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Windows Thread, An odd one... shared printer > IP port? in Technical; Bit of a strange problem really, we've got this app that's old school 16-bit style that can't find any printers ...
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    gshaw's Avatar
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    An odd one... shared printer > IP port?

    Bit of a strange problem really, we've got this app that's old school 16-bit style that can't find any printers when they're shared network ones but if I manually add a direct TCP\IP port type local printer it goes through fine.

    Is there any way to somehow redirect this to the UNC shared printers via the print server without having to map every printer via direct TCP\IP?

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    SYNACK's Avatar
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    There is a dirty way to do this for old 16bit apps. We had one that would only talk to a local printer so we had to do this for it to run.

    The idea is to set up a local printer on the box using the same driver as the network printer but pointed to Lpt2. You must make sure that LPT1 or 2 etc is not used in device manager and if so disable it. Then you set your network printer to map to the lpt port and when a document is printed to the local printer it is redirected to the network printer transparently.

    How to print to a network printer from an MS-DOS-based program in Windows XP
    How to redirect LPT port to IP printer

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    gshaw (10th June 2009)

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    gshaw's Avatar
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    Sounds like extra printers will have to be mapped for that program then... bit of a pain really... time for some nifty scripting to ask which printer to map as I'm not adding 20 extra printers every time the program runs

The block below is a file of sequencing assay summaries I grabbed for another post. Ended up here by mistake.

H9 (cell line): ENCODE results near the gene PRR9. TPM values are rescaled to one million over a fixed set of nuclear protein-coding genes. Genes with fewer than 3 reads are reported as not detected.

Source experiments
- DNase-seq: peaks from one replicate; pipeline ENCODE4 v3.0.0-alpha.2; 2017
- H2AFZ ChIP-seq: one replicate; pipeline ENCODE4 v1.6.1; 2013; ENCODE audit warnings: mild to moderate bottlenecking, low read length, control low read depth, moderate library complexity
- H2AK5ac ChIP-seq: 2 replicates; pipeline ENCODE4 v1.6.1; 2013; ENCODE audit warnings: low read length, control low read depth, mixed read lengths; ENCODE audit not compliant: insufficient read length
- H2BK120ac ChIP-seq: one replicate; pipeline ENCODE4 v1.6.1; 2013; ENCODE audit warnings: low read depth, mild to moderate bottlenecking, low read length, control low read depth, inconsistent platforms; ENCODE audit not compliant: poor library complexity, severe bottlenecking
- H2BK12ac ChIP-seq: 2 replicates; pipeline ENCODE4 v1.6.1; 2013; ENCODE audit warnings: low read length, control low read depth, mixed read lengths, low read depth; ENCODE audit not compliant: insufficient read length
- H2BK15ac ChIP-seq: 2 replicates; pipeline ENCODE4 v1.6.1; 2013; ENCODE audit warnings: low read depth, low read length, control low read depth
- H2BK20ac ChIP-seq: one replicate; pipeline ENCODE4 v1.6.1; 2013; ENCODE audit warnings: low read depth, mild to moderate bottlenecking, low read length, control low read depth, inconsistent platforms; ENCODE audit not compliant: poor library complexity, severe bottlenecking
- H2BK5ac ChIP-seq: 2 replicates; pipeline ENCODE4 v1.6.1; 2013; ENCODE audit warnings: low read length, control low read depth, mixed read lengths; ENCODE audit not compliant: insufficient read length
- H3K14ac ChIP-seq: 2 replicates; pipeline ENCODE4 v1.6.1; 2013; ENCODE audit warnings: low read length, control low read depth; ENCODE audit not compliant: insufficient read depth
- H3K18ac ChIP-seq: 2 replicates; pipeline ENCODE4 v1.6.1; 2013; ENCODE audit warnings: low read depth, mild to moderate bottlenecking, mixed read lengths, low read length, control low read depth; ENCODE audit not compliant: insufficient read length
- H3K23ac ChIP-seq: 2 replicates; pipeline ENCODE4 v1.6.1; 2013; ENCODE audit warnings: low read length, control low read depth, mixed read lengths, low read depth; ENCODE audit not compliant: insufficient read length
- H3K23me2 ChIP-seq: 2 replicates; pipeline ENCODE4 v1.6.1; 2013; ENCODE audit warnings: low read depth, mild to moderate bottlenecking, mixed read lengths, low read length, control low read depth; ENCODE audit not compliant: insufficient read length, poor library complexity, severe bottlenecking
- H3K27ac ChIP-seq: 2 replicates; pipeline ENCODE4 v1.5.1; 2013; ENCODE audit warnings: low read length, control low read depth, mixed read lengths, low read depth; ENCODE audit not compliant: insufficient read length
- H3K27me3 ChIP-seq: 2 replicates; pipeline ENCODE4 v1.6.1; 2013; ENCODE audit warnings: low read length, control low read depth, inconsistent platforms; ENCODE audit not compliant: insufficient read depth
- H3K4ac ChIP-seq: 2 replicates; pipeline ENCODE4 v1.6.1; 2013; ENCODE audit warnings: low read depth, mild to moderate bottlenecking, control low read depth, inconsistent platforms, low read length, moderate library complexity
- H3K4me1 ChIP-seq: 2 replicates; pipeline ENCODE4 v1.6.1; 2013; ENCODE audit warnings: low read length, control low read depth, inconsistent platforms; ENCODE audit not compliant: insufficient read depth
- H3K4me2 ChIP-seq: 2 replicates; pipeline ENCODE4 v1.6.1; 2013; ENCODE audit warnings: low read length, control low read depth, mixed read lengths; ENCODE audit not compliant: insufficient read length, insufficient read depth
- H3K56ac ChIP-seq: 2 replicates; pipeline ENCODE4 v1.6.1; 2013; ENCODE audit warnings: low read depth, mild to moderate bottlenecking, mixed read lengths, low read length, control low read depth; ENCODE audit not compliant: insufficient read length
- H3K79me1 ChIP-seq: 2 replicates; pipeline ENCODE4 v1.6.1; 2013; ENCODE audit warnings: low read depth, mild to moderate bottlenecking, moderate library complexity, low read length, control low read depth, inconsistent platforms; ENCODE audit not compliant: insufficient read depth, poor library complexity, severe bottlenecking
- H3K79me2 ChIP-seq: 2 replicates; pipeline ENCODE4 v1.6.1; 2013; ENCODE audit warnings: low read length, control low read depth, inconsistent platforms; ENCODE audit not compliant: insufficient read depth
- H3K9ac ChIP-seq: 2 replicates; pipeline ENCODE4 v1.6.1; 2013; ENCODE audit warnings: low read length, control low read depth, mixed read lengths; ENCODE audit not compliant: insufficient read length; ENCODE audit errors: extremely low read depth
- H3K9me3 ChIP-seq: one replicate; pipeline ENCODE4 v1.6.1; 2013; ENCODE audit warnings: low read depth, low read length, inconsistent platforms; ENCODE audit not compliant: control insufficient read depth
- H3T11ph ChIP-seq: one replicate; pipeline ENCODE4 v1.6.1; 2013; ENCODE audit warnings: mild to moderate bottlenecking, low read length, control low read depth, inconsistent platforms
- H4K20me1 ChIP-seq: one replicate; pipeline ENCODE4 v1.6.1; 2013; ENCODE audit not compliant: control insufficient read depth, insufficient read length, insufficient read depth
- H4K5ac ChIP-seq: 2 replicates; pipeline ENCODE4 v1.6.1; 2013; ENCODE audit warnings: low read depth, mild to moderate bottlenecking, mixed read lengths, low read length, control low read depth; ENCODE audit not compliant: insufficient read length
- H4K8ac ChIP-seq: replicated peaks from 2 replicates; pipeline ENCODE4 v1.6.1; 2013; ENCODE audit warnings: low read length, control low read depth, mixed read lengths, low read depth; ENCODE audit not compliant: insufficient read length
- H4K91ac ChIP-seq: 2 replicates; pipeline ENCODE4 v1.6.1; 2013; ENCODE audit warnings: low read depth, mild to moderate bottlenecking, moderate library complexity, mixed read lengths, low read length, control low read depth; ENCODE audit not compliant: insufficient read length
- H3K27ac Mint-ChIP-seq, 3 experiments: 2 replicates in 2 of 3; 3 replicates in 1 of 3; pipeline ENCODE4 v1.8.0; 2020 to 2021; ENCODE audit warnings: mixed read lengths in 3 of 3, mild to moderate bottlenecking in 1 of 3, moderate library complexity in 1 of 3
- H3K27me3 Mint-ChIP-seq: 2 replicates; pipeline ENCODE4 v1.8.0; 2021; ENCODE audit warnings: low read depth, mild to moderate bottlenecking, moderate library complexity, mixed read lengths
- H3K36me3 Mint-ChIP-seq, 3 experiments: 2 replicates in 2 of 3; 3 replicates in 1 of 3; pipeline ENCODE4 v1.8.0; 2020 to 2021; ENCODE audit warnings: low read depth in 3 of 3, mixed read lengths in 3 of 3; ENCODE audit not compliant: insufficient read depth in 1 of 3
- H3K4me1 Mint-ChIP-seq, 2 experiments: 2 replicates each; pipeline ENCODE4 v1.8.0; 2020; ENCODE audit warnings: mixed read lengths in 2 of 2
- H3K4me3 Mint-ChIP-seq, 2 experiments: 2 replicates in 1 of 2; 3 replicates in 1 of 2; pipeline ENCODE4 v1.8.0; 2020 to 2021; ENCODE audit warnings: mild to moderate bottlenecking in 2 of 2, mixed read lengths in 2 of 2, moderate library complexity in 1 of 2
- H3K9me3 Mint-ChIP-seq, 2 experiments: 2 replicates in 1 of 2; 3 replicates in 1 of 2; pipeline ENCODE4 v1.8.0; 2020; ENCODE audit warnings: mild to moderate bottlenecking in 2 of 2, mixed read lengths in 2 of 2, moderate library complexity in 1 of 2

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    I had this problem recently with two applications: Eyeprofile v3 and Progress. They just won't print to any network printer. I've tried Synack's method in the past, but still no joy. The only method which works was to create a local port \\SERVER\PRINTSHARENAME install the drivers as normal and it works absolutely fine now.

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    Aargh this is getting so frustrating now!

    It only works on either a local port mapped printer or the net use LPT1 direction with a manually added printer pointing to LPT1

    Found a nifty script to do it for me...

    Set WshShell = WScript.CreateObject("WScript.Shell")
    WshShell.Run ("cscript c:\windows\system32\prnport.vbs -a -o raw -r IP_192.168.x.x -h 192.168.x.x")
    WshShell.Run ("cscript c:\windows\system32\prnmngr.vbs -a -p " & chr(34) & _
    "StudyScan Printer" & chr(34) & " -m " & chr(34) & _
    "hp LaserJet 4" & chr(34) & " -r " & chr(34) & "IP_192.168.x.x")

    But it needs to run as admin!

    Found autoit that encrypts the runas command into an EXE but from Google search it can't call VBS files properly

    Need to do this via some kinda logon script as it's on a site license so manual mapping isn't an option. Tbh it's a real kludge to get printing to work but app is so old I can't see any other way

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    SYNACK's Avatar